Sure, there are plenty of apps designed to teach coding to kids, but most of them involve iPads—and as any parent with little kids knows, the last thing they need is more iPad time.
Enter KinderLabs and its nifty STEAM-oriented Kibo robot kitsRemove non-product link, which use motors, sensors, modules, scanners, and (most intriguing) building blocks to introduce young ones to coding, no screens required.
My seven-year-old daughter and her friends have been coding away with a Kibo kit for a couple of months, and they’re way into it, furiously rearranging the wooden coding blocks, snapping on sound and light sensors, and (gently) tossing ping pong balls with the help of a programmable, rubber band-powered throwing arm.
Now, first things first about the KinderLabs Robotics Kibo robot kits: they’re not cheap, with the least expensive 10-block Kibo 10 kitRemove non-product link retailing for $199. There’s also a 15-block setRemove non-product link with basic sensors and “outputs” for $299, an 18-block setRemove non-product link with light and distance sensors and conditional (“if” and “when”) blocks for $399, and a 21-block Kibo kitRemove non-product link with a sound player for a hefty $499.
Given their steep price tags, it’s no surprise that schools are the primary market for KinderLabs’s Kibo robot kits (which are available in larger sets starting at $1,230). That said, you can always start with a smaller kit and (if your kid seems interested) upgrade it with additional blocks, modules, and accessories directly from the KinderLabs Robotics site.
Getting started with coding
Coding with the Kibo programming blocks is a simple process that my daughter picked up almost immediately. At first glance, the programming blocks look just like typical wooden building blocks, except these come with multicolored labels such as “forward,” “turn right,” “spin,” “backward,” and “shake.” Each wooden block has a hole in one side and a peg on another, making it easy (and obvious) for kids to sequence the blocks in whatever way they see fit.
Once your kid has their programming blocks arranged just the way they want, she’ll need to bracket her “program” with the “Begin” and “End” blocks, then take the two-wheeled, four AA battery-powered Kibo unit (basically the main body of the robot) and scan the barcodes on the programming blocks using the built-in scanner.
The scanner beeps and an indicator light flashes green if the robot scans a block correctly; if the indicator flashes red, something went wrong with the scan (such as a misalignment of the scanning beam or a bright reflection on the glossy barcode sticker) and your kid will need to try again.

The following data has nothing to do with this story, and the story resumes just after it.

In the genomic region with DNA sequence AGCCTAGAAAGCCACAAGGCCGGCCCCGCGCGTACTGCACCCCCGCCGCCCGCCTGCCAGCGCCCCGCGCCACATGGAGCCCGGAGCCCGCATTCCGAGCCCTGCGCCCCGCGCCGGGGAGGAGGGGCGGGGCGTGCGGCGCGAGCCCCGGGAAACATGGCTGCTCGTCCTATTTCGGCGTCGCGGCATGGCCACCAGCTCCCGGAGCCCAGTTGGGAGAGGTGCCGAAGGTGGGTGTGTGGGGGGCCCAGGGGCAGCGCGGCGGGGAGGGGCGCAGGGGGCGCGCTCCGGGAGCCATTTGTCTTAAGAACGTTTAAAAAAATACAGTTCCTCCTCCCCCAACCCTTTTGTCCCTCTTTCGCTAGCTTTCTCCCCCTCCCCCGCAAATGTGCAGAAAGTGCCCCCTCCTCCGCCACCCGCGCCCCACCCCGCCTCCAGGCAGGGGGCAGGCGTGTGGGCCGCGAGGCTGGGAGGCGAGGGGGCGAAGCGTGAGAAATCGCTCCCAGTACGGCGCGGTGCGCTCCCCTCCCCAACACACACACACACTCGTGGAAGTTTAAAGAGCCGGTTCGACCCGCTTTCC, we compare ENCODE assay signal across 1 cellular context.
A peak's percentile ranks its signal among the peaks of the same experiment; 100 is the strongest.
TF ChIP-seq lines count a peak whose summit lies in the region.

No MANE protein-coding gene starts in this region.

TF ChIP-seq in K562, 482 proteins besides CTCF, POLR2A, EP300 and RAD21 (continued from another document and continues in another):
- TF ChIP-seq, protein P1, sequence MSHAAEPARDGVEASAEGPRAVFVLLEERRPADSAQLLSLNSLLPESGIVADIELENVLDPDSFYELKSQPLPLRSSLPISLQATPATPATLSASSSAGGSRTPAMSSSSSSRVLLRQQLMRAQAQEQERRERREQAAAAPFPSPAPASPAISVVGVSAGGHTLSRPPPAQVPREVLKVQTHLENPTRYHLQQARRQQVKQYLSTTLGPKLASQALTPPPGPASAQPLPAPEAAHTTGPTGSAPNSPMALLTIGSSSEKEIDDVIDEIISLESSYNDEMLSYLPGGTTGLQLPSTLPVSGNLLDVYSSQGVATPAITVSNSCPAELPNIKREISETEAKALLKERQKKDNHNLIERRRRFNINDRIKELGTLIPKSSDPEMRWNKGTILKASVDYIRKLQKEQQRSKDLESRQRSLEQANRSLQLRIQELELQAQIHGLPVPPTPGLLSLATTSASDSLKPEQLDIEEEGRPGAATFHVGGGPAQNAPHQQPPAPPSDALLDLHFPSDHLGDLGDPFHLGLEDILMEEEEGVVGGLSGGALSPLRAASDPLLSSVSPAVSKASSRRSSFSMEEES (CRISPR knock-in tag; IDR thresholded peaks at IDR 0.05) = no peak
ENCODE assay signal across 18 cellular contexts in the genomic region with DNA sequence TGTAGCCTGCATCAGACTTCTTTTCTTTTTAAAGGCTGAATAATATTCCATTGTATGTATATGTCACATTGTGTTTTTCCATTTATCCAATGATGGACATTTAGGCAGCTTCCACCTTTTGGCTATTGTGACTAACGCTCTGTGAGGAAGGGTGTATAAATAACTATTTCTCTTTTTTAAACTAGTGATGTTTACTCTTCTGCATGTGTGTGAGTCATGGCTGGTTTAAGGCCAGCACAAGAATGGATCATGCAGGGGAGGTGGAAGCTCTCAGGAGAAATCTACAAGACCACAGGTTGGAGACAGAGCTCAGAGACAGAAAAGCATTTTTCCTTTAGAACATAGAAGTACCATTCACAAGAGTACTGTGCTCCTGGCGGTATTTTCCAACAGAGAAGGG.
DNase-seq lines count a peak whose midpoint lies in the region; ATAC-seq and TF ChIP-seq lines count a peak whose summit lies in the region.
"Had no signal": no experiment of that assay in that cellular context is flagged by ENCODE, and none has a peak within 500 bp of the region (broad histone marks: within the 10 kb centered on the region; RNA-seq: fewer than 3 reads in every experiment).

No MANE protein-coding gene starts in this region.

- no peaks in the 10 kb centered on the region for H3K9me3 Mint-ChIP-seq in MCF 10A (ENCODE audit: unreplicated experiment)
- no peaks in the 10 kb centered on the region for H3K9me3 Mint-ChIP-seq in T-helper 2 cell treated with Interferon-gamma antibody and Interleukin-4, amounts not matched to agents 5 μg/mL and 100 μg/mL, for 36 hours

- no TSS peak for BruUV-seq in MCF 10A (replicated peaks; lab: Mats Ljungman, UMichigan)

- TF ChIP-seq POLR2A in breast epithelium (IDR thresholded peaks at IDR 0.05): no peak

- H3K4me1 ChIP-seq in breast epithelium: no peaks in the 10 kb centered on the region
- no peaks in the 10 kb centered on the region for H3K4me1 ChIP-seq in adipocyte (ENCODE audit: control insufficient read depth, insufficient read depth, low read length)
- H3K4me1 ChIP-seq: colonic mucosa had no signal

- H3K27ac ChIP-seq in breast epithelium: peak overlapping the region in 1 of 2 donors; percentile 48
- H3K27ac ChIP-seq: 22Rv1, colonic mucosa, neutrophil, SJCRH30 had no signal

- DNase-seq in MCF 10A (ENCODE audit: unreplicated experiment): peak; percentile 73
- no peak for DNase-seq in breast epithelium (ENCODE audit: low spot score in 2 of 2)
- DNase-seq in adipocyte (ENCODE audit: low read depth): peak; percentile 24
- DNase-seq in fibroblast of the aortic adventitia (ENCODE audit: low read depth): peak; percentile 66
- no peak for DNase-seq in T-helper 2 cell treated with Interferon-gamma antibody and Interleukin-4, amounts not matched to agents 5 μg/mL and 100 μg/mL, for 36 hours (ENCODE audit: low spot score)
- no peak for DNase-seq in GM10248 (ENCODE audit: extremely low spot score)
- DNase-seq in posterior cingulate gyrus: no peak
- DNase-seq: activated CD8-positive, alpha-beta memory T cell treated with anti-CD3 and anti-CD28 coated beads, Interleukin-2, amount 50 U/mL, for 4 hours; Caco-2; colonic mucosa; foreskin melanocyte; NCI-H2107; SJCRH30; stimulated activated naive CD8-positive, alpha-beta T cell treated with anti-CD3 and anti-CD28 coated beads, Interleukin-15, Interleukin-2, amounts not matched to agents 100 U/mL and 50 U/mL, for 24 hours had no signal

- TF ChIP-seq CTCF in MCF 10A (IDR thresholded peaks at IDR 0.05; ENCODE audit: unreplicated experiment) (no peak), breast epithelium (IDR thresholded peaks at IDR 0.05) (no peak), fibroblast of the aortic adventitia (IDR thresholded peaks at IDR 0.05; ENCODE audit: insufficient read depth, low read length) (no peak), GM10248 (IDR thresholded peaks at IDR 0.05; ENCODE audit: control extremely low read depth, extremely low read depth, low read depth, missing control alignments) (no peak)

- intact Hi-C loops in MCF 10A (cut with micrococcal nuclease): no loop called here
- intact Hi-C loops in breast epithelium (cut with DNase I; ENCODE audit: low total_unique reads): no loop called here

When your child is finished scanning in their program, a triangular button on the main Kibo unit will flash green, indicating that the program has been successfully loaded. Press the button, and Kibo will run the program, moving forward, back, left, right, or backward according to the sequence of programming blocks.
Sensors, modules, conditional blocks, and other extras
Of course, directions aren’t the only actions that can be programmed for the Kibo. A sound sensor that fits into one of the five sockets on the top side of the Kibo unit allows for a “wait for clap” programming block, while a “play” block triggers a microphone/speaker combo module to play back voice recordings.
Best of all (and by far the most popular option as far as my daughter and her friends were concerned), the “free throw” arm (which can toss up to two ping ping balls at once) can be activated with the “throw” programming block.
Once your child gets the hang of basic programming, they can level up with conditional programming blocks. The “if” block, for example, lets you attach Velcro-fastened cards such as “until dark” (which works with a light sensor module) or “near” (which goes with the proximity sensor), while a “repeat” block has such conditional cards as “4” (meaning “four times”) and “forever.”
If your kids want to take a break from programming, they can put decorations on the Kibo using the optional round or rectangular stages, or draw on a whiteboard that can be hung from the robot’s detachable flagpole.
Try and try again
In watching my daughter and her friends program and play with the Kibo kit, the biggest challenge was typically getting the scanner to work properly. Because the main Kibo unit weighs about 1.5 pounds, holding it up to scan a barcode takes a bit of effort, and the buzz of a failed scan led to a few grumbles of frustration.
But to my surprise, the kids (who, being seven, will often give up on a task the moment it becomes the tiniest bit challenging) kept at at, eventually figuring out that it was easier to scan the barcodes from the side rather than the top. They also got a kick out of debugging their Kibo programs, figuring out why their sequences or conditionals weren’t working as expected. In short, they were quite clearly engaged, with their little brains firing on all eight cylinders. (Indeed, at least one friend ended up telling his dad that he absolutely, positively wanted his own Kibo kit.)
While the KinderLabs Robotics Kibo robot kits are clearly an investment, they’re a bargain compared to cheaper but quickly abandoned coding toys that were “too boring,” or so my daughter told me. I’m also loving the fact that my kid is having too much fun with the Kibo to realize that she’s learning something. That’s a neat trick.